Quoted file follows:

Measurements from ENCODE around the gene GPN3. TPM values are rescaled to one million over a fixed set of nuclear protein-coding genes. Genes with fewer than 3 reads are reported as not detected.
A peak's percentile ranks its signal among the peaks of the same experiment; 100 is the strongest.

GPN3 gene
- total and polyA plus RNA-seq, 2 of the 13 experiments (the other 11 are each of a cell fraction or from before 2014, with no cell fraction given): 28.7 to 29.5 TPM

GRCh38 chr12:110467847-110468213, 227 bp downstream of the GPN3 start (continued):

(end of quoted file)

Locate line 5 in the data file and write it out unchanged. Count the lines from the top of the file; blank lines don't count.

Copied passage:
GRCh38 chr12:110467847-110468213, 227 bp downstream of the GPN3 start (continued):